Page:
For a long time cycling has been a sort of therapy for me. I had big plans for my 'off season' taking a couple of weeks to just ride my bike where I wanted, stopping at as many cafes as we could along the way. Cake is life, after all.
This was all changed by my crash. I knew it would be a longer time off the bike, and off training than I had hoped. This scared me, one because of losing fitness and two what would I fill my days with if I wasn’t allowed to ride my bike, the horses or do any of the things I loved. I was used to being so busy and active.
I first sat back on the bike the day after I returned home. I had made sure it had been set up on the turbo (static) while I had been in Ireland. It was more of an issue getting myself on than it had been pedaling. The relief it gave was huge. It's strange but you get all sorts of weird thoughts- am I even going to be able to sit on the bike, will my hip be able to move enough to pedal. Sadly, I was back on my winter bike as my lovely team bike had faired about as well as I had in the crash.
Initially I did a lot of walking to help with my head, and also just to get around! I couldn't drive because of my arm being in a sling and too weak to do anything. I slowly built this up from just going down the road and then coming back and needing a nap, to get some fresh air to walking through town and to the park.
Because of the concussion I knew I had to start off really slow. I made sure I monitored my heart rate and kept a log on how I was feeling during and after. I had previously worked in Rugby and knew a fair amount on how to return to rugby from concussion so devised my own step by step plan on the bike for my head. There isn't that much guidance online on how to return to cycling. All of this had to be done sat up on the turbo in my sling.
I had started my own rehab plan with my shoulder whilst in the hospital. When you have hours to kill stuck in bed, in a neck brace with one arm you can get pretty inventive. I started with simple isometric holds and pendular exercises with my cast.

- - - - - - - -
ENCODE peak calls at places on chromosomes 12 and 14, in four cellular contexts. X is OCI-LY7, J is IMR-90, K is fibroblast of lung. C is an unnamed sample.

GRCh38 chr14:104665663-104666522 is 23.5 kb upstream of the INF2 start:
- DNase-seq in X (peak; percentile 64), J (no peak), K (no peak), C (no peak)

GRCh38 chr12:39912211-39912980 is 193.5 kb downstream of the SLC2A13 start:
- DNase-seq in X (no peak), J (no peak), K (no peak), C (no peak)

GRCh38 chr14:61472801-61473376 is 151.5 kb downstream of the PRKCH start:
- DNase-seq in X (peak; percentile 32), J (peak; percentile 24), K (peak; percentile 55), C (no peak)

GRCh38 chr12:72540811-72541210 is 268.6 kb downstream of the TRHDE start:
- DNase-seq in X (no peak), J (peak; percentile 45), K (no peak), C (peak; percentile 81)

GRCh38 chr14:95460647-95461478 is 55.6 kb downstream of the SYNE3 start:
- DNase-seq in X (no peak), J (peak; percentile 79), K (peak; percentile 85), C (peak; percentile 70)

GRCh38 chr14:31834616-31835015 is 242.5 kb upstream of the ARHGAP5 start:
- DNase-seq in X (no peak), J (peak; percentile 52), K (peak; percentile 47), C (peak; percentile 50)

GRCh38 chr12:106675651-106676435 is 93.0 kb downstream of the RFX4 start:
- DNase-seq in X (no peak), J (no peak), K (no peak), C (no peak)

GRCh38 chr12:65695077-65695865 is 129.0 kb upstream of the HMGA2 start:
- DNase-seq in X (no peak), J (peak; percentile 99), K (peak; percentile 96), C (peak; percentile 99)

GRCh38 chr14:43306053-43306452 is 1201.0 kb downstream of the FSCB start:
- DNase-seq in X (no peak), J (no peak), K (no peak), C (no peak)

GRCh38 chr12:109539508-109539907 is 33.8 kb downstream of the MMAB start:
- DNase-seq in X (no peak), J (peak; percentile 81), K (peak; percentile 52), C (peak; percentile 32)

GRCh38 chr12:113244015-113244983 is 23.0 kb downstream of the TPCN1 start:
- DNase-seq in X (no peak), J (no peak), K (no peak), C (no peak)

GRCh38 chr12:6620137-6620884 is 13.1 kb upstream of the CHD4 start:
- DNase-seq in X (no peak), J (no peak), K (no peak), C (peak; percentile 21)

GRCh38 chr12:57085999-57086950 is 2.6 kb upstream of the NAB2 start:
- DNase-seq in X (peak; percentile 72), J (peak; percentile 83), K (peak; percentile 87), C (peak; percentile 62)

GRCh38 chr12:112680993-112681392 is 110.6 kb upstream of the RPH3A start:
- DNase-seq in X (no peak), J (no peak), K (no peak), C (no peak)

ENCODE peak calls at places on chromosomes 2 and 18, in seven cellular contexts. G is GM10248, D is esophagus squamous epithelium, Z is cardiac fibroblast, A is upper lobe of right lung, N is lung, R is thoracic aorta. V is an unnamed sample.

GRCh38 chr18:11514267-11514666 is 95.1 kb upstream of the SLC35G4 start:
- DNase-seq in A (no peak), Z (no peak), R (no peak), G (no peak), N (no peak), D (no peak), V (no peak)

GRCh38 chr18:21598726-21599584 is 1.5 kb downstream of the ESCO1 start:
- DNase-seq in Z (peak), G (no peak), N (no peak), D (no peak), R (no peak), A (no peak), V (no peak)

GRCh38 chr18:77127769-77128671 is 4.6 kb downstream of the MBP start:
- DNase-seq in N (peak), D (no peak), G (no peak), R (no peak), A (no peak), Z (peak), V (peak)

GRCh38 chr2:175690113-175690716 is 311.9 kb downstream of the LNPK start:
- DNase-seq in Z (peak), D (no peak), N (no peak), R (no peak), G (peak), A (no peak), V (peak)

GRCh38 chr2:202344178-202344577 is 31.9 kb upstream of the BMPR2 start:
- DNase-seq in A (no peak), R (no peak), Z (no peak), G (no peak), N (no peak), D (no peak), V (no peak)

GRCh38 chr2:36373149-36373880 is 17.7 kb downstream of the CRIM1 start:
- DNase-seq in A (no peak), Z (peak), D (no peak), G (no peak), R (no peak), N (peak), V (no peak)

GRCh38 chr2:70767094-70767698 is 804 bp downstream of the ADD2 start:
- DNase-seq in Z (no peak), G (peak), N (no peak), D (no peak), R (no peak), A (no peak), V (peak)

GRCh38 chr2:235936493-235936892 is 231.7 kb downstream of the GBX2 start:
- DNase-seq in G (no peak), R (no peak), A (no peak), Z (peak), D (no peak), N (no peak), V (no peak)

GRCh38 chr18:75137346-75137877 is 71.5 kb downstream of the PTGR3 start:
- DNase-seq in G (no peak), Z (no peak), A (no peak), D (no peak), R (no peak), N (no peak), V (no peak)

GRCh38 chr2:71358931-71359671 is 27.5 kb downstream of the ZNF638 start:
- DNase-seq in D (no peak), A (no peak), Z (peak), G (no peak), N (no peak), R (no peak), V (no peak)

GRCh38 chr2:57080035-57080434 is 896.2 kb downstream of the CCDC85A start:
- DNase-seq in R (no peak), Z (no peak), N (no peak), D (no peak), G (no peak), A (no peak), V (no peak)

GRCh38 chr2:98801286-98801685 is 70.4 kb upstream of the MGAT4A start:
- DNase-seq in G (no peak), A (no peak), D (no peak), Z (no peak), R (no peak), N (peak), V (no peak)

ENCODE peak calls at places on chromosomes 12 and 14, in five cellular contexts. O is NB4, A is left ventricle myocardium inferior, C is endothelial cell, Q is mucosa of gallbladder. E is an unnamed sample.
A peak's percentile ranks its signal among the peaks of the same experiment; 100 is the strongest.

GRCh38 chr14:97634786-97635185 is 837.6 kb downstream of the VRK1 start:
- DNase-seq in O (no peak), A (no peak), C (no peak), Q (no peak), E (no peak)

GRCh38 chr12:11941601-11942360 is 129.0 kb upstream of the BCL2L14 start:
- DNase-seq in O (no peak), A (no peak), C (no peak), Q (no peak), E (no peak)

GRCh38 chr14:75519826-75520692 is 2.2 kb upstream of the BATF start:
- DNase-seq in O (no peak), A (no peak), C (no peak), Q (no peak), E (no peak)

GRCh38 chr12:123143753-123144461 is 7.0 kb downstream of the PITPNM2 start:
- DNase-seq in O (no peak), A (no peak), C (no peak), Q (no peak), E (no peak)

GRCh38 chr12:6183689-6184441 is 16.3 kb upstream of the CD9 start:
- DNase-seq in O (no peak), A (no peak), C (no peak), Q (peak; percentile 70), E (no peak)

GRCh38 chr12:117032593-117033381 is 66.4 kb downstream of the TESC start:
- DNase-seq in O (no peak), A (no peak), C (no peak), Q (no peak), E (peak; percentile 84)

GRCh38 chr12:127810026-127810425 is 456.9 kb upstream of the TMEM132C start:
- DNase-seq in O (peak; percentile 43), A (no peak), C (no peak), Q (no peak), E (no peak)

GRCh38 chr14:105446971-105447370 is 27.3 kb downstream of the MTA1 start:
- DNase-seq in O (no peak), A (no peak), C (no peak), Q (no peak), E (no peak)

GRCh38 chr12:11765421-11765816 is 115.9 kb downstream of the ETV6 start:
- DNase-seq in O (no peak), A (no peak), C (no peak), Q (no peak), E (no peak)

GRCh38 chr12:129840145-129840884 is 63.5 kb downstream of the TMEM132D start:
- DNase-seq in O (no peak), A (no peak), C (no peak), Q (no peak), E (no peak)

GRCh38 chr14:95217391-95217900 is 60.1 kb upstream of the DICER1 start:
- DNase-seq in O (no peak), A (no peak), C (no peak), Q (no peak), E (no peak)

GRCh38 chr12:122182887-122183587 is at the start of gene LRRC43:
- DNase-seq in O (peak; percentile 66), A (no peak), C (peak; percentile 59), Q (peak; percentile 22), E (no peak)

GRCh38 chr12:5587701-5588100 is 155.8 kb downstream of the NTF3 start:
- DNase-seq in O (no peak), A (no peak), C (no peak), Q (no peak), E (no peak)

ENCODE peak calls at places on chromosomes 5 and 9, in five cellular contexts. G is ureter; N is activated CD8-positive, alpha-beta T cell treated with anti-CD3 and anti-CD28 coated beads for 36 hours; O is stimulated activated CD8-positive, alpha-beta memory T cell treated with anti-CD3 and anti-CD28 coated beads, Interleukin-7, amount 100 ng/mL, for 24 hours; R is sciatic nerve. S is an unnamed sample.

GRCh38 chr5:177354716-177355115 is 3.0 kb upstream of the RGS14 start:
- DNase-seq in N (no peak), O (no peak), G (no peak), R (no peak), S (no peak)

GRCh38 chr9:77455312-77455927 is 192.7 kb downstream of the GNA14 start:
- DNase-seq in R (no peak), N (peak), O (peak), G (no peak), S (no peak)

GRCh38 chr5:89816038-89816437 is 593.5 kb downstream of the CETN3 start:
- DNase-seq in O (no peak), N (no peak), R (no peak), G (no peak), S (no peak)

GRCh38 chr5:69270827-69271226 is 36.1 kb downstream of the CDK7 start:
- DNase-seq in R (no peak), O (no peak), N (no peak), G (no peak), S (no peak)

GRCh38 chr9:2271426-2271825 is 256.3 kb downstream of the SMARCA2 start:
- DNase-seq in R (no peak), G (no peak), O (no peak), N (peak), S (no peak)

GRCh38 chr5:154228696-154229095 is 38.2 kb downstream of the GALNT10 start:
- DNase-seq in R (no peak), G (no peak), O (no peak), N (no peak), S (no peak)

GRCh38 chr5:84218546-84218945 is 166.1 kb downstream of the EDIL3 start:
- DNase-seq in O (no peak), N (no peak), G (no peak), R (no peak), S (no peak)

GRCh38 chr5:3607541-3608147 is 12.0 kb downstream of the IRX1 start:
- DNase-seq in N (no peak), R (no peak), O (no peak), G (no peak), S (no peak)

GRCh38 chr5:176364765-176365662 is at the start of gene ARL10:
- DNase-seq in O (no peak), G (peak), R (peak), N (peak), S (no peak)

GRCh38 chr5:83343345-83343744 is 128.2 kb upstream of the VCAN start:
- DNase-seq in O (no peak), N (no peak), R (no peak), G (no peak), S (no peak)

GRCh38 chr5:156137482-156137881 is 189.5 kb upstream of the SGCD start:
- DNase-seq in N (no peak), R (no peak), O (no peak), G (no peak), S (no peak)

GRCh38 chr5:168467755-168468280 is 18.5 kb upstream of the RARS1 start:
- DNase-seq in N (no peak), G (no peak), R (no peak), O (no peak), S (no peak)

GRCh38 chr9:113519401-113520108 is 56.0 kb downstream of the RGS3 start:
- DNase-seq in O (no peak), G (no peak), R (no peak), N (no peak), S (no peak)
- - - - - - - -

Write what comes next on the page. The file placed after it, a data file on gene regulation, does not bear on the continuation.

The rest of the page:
I had decided to go straight back to living at home on my own after returning from Ireland. For a couple of reasons, I like my own space and after years of not living at home was used to my own house. But also because I knew rehab wise it would make me push on. Obviously, especially in the early days I still required help and my family and friends would pop in and do whatever I couldn’t... Thank you!!! I actually think this really helped me improve and fast. Each day I would be pushed to try and do new things.
While I was in hospital, I had also made sure to keep on top of my breathing exercises, fractured ribs can sometimes lead to further complications with chest infections especially as I had had to lie flat for so many days.
As a physio there are many things that come under the ruling 'do as I say, not, do as I do'. My consultant and physio advised me that it would be a long time before I should be back supporting myself on handlebars and out of my sling... but what they don't know can't hurt them surely...
I gradually started supporting myself with both hands for short periods on the turbo, initially on top of my make - shift table, then back onto the normal bars.
As soon as I felt confident and it was comfortable enough inside, I started short rides back outside, again more for me mentally than to be doing anything for training. Initially I would wear my sling out and if my arm got tired put it back in and rode one handed for a short period...or stop at a cafe... I didn't need a better excuse.